There are mysteries in life, and one of them is why did Guardians of the Galaxy end up on the Puppies' Hugo slate? In fact, the movie ended up on both Puppy slates. (If you don't know about the Puppies and the Hugos—how could you not?—here is a description.)
I like Marvel Comics movies, and I irrationally love Guardians. I saw it five times before I bought my own DVD of it.
The hero (more or less) of the movie is Peter Quill, a straight white man and (sort of) the leader of the Guardians. He is the viewpoint person, the human from Earth. Maybe the Puppies liked the movie because it has rip-roaring action and a straight white male lead.
However, the rest of the Guardians are a very mixed lot. Gamora is a green woman, played by an actress of mixed Dominican, Puerto Rican, and Haitian descent. Drax, played by an actor of Filipino and Greek descent, apparently belongs to a humanoid species that is not human. His species does not understand metaphors, which seems pretty alien. Then we have a raccoon with an East Coast American accent that sounds working class or lower middle class to me, and we have a tree with a limited vocabulary. I think we have to see this as a fairly diverse crew.
The diversity extends to the aliens (a group of thieves known as the Ravagers) who raised Peter, who are mostly blue. The Ravager leader, a bad guy with some good qualities, has a Southern poor white accent. None of these folks belong to the ruling class or even the upper middle class. They are working people gone bad—or tools of the bosses who have broken free of the bosses.
Brad R. Jorgensen, leader of the Sad Puppies, has an African American wife and may be cool with diversity. Vox Day, leader of the Rabid Puppies, is a straight-out racist, who believes African Americans are subhuman. He has apparently advocated throwing acid on woman as a cure for being uppity.
(I have no idea how Torgersen can stand being allied with Vox Day. As I said before, life is full of mysteries.)
So how can the Puppies like this movie?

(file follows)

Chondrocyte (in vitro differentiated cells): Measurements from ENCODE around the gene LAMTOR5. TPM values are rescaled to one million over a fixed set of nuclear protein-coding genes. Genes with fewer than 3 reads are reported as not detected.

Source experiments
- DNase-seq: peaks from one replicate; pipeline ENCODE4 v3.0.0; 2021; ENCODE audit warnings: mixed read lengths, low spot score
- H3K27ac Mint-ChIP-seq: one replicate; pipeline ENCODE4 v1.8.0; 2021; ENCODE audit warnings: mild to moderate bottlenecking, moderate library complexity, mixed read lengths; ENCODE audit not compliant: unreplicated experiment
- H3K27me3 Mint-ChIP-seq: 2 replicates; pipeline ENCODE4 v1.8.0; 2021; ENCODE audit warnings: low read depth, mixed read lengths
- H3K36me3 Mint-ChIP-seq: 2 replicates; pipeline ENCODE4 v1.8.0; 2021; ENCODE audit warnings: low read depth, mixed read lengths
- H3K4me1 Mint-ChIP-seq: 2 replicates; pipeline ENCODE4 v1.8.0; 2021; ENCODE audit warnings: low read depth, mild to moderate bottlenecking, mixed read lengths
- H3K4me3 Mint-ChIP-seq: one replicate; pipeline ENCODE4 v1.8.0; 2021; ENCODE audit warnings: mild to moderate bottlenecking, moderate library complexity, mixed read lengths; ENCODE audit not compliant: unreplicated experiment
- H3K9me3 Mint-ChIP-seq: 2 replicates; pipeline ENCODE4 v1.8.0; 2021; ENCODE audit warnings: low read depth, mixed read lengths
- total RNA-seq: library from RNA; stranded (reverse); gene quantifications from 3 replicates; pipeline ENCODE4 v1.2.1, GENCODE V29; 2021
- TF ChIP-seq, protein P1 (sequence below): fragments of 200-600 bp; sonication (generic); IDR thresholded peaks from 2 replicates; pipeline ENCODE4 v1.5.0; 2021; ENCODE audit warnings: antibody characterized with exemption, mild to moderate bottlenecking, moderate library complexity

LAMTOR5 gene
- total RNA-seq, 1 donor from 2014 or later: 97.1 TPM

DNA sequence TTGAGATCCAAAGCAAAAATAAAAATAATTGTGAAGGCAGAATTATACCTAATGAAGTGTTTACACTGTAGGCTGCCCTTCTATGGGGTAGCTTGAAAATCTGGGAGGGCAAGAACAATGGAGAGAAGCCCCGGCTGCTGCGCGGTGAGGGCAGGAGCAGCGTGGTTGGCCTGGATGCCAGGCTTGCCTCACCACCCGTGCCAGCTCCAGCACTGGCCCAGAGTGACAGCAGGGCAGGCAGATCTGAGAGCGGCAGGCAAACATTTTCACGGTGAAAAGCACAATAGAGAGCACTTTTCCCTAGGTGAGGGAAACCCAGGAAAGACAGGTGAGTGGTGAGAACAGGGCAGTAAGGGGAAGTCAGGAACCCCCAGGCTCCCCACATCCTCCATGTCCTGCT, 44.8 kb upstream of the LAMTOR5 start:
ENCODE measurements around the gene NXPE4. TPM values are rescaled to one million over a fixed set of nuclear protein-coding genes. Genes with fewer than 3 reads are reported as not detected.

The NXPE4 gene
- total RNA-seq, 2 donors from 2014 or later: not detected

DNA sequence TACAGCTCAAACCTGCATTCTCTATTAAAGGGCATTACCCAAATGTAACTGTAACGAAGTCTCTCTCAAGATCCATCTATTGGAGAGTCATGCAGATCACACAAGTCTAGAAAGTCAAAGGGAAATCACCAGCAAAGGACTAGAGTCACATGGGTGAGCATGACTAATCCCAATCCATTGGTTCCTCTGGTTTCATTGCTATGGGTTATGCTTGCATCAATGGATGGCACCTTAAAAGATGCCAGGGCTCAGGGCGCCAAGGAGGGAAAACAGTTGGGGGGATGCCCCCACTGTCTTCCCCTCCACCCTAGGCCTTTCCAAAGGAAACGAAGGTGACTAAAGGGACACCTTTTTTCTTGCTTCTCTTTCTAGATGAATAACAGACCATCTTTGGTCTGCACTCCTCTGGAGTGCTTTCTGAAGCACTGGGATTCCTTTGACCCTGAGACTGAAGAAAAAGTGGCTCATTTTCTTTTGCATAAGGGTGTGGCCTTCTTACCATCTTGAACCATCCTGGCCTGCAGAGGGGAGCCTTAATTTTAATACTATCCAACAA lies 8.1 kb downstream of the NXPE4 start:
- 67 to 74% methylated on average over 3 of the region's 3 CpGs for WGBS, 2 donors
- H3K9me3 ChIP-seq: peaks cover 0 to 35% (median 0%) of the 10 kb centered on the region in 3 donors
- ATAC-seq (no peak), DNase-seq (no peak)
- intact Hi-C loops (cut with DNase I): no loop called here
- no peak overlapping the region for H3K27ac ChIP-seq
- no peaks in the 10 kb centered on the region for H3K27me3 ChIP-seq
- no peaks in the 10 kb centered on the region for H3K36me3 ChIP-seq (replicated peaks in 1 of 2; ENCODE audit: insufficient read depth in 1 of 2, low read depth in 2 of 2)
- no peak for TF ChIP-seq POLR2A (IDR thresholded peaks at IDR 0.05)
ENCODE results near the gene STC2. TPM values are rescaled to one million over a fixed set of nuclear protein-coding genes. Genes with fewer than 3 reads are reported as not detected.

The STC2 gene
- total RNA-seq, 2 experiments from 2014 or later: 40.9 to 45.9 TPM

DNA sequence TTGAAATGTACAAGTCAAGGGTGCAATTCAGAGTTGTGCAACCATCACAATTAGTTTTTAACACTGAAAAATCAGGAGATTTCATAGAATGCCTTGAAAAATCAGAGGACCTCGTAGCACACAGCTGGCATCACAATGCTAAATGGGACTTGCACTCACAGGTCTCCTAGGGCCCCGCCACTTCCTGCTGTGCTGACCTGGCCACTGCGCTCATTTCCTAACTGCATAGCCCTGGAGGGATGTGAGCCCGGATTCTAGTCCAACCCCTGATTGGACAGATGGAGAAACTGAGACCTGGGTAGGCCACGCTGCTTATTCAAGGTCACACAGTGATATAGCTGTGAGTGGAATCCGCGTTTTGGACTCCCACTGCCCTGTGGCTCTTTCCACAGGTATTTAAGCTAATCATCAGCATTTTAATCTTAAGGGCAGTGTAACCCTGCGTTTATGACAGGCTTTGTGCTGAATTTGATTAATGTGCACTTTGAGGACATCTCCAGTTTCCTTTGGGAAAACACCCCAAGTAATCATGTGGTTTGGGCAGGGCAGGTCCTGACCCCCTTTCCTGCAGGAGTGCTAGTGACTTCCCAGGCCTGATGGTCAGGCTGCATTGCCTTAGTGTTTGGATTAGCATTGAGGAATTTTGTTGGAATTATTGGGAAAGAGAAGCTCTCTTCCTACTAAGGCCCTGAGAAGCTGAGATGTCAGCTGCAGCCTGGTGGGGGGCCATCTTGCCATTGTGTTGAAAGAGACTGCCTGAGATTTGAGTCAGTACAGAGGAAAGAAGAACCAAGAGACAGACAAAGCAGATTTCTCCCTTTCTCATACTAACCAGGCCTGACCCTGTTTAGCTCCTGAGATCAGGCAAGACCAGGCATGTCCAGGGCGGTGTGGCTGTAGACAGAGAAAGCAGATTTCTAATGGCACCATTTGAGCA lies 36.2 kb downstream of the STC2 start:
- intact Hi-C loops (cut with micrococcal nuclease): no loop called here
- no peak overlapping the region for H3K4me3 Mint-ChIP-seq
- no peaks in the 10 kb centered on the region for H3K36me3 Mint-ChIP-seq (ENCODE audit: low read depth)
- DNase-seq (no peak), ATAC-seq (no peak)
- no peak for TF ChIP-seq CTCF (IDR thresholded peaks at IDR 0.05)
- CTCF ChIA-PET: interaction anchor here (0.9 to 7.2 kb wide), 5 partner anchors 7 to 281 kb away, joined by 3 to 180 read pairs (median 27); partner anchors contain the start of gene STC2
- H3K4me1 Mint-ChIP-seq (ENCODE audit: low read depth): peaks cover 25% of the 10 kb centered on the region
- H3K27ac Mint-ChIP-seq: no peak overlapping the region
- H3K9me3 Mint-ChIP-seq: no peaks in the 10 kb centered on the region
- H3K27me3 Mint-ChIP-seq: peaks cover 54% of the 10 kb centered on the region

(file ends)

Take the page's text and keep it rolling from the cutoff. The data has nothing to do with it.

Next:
Peter is the viewpoint character, but hardly the most remarkable person among the Guardians. Gamora is the most dangerous person. Rocket (the raccoon) is the most competent. Groot (the tree) is the moral center of the group. I'm not sure how to describe Drax: almost as dangerous as Gamora and, because he cannot understand metaphor, the most honest.
Together, they give us danger, competence, morality, honesty—and whatever Peter provides. Maybe schmuck humanity. He is the person who keeps the others from killing one another.
The next thing about the Guardians is they are all losers, members of the galaxy's criminal underclass. Peter Quill is a thief. Gamora is an assassin. Drax is a thug. Rocket is a bounty hunter and a thief. One gets the sense that Groot is fundamentally decent, but he tags along after Rocket. Because they are losers, they have nothing left to lose, which turns out to be important.
The movie takes place (to a considerable extent) in the galaxy's criminal underworld: a prison, a Ravager fleet, a giant free-floating alien head that houses a lawless community of crooks and miners. This underworld is dark, dirty, rundown, and violent. Now and then we get a glimpse of the decent galaxy: a clean, bright planet that looks oddly like 1950s America—or maybe the 1950s vision of the future, except that it is inhabited with people of remarkable colors, including an unnatural shade of pinkish-red and an unnatural bright yellow—diverse in a way that scrubbed-clean media America of the 1950s was not. As far as we can see, there is no racism, either in the criminal underworld or on the scrubbed-clean planet.
The villain is an outlaw within his own alien empire. He is driven by vengeance, as are the Puppies, come to think of it. He wants to destroy the clean and decent civilization, apparently because they killed his father. More likely, he wants to destroy because he is a destroyer.
Looking at the damage the Puppies have done to the Hugos and the SF community, they ought to identify with the villain, and maybe they do.
The movie is an origin story, showing us how this group of losers becomes true Guardians. Basically, they learn to trust and love each other and to realize that the villain has to be stopped. He is too crazy and too dangerous.
The movie has two transforming moments: when Groot grows around the others, creating a sphere of branches that protects them as the ship they're on crashes. The impact breaks Groot into pieces, and the cynical Rocket tries to gather these up, obviously on the edge of tears.